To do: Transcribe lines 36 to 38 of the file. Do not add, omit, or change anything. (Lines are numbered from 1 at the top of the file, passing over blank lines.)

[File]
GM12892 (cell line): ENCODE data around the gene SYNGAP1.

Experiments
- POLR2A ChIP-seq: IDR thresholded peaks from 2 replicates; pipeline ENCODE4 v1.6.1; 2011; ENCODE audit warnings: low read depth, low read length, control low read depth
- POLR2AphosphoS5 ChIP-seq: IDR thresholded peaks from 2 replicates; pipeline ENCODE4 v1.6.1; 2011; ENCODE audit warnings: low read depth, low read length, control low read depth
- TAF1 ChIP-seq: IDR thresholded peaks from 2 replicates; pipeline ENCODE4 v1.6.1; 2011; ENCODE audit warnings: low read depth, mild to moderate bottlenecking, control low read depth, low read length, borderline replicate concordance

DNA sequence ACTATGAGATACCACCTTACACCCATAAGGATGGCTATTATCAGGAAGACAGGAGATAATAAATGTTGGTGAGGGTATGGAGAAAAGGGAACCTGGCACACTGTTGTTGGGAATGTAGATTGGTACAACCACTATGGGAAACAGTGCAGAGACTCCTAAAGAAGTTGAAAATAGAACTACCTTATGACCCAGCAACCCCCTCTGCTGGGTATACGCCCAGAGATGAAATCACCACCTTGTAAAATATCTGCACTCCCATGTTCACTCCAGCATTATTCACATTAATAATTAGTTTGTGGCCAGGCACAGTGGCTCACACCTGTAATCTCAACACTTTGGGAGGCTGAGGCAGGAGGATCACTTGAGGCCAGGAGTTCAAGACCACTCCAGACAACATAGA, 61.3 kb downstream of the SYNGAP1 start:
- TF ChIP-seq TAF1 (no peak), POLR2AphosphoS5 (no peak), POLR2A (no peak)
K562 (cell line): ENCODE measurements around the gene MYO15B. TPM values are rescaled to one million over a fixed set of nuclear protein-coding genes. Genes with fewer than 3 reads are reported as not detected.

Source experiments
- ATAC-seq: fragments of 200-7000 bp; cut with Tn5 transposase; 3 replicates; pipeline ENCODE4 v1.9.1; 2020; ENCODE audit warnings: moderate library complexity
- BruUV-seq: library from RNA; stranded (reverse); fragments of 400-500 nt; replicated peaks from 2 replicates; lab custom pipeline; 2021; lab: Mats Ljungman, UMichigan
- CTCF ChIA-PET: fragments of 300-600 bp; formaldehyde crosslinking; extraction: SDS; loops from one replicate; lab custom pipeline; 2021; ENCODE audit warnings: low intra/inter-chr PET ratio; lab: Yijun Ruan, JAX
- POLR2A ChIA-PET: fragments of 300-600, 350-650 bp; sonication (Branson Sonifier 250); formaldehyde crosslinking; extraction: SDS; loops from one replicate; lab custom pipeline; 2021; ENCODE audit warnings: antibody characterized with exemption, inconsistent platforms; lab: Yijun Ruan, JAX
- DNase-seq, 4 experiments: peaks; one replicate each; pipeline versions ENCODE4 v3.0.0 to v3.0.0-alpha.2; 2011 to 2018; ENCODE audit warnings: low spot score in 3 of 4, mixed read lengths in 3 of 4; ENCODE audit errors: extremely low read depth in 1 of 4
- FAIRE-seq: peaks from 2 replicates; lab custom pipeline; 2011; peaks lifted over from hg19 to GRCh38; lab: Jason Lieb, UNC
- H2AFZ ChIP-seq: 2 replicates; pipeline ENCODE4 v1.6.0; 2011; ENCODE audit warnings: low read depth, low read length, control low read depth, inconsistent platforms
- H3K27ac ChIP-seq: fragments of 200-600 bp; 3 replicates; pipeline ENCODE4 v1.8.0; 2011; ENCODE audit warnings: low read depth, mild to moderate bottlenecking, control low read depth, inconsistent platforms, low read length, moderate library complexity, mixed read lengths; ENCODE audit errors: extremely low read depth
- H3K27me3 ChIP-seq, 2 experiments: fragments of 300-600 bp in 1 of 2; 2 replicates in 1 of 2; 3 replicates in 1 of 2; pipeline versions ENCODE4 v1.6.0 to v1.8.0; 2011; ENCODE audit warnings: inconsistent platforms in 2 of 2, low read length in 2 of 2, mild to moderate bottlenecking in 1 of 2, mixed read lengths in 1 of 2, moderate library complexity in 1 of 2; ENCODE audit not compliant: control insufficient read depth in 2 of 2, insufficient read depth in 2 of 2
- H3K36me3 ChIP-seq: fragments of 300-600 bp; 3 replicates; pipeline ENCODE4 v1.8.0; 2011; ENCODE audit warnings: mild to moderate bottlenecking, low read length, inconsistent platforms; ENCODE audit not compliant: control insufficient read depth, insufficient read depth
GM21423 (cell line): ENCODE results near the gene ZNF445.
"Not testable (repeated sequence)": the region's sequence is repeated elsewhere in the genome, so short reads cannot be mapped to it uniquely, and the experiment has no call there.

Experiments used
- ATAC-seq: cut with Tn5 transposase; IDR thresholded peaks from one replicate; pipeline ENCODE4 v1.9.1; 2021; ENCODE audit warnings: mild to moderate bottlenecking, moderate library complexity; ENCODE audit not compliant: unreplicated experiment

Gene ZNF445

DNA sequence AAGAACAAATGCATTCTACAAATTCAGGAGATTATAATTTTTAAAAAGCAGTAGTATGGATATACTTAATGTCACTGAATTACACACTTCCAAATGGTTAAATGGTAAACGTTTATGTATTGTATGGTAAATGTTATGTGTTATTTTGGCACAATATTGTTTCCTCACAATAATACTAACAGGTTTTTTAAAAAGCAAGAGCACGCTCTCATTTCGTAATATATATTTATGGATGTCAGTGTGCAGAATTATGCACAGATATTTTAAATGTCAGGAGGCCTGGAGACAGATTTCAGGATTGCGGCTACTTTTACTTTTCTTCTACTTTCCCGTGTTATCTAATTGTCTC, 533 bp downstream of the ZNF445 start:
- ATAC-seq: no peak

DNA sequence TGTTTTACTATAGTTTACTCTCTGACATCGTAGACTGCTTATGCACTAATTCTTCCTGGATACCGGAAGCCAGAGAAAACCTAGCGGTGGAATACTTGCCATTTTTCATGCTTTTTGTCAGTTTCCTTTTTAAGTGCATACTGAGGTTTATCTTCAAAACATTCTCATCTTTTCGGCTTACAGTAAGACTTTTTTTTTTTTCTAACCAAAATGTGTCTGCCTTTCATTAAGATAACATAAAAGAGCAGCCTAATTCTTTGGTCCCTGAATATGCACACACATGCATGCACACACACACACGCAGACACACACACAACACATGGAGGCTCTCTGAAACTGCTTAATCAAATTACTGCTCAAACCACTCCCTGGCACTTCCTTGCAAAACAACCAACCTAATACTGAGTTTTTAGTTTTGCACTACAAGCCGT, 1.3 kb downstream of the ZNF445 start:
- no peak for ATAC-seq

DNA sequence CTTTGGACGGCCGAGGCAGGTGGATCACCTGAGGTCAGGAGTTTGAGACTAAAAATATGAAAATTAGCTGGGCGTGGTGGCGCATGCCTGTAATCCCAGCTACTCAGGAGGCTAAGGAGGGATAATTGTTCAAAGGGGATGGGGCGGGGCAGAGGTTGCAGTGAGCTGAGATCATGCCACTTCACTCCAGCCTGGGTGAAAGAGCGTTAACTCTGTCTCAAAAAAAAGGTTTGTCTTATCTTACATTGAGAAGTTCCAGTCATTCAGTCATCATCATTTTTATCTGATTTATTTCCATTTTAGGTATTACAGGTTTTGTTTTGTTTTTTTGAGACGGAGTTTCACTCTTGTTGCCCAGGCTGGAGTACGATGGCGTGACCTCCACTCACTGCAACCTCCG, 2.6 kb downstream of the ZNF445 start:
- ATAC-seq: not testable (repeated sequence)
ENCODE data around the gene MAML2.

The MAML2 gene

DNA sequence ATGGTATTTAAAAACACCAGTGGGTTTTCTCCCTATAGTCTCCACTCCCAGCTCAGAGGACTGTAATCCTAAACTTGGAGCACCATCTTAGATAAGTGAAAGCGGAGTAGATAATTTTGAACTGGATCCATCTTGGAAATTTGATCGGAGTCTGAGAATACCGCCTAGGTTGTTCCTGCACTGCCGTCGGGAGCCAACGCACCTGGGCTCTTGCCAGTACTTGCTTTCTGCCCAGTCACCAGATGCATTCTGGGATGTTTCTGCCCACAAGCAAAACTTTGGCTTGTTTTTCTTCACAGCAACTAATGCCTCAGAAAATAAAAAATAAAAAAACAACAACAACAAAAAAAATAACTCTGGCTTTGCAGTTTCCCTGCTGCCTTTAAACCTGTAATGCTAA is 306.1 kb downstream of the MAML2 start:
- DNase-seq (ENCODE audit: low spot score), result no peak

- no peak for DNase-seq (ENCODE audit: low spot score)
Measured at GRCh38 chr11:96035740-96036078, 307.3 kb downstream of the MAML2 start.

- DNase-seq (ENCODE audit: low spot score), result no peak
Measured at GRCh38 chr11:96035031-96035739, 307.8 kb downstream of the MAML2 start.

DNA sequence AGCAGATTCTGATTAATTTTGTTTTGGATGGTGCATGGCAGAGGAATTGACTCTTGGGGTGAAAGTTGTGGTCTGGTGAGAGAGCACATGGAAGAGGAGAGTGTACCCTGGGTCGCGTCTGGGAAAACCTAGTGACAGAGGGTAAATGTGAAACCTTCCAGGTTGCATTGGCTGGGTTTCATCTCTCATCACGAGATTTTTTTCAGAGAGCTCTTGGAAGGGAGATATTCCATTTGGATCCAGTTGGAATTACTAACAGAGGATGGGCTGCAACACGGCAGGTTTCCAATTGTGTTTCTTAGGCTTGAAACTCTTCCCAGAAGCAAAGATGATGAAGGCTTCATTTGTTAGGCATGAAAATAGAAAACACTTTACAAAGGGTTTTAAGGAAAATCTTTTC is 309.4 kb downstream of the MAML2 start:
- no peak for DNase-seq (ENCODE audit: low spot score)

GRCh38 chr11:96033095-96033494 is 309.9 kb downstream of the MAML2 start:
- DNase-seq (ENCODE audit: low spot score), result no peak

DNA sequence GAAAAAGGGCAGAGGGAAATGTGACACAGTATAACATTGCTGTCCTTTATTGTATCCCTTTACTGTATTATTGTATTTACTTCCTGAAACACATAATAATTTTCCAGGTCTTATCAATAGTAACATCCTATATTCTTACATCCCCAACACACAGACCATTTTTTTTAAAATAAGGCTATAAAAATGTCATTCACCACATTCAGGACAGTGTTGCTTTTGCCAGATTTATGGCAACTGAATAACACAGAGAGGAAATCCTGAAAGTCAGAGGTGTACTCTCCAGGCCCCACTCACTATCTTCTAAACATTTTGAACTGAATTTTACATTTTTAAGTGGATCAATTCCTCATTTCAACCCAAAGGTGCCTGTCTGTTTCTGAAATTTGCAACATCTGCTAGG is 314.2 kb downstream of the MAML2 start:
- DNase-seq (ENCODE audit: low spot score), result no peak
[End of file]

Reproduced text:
Measured at GRCh38 chr11:96035740-96036078, 307.3 kb downstream of the MAML2 start.

- DNase-seq (ENCODE audit: low spot score), result no peak
Measured at GRCh38 chr11:96035031-96035739, 307.8 kb downstream of the MAML2 start.